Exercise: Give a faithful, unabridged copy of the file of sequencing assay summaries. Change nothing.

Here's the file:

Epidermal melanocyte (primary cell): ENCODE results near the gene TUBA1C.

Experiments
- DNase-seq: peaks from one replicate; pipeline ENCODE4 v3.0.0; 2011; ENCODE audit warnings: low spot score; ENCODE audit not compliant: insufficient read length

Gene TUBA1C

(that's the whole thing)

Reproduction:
Epidermal melanocyte (primary cell): ENCODE results near the gene TUBA1C.

Experiments
- DNase-seq: peaks from one replicate; pipeline ENCODE4 v3.0.0; 2011; ENCODE audit warnings: low spot score; ENCODE audit not compliant: insufficient read length

Gene TUBA1C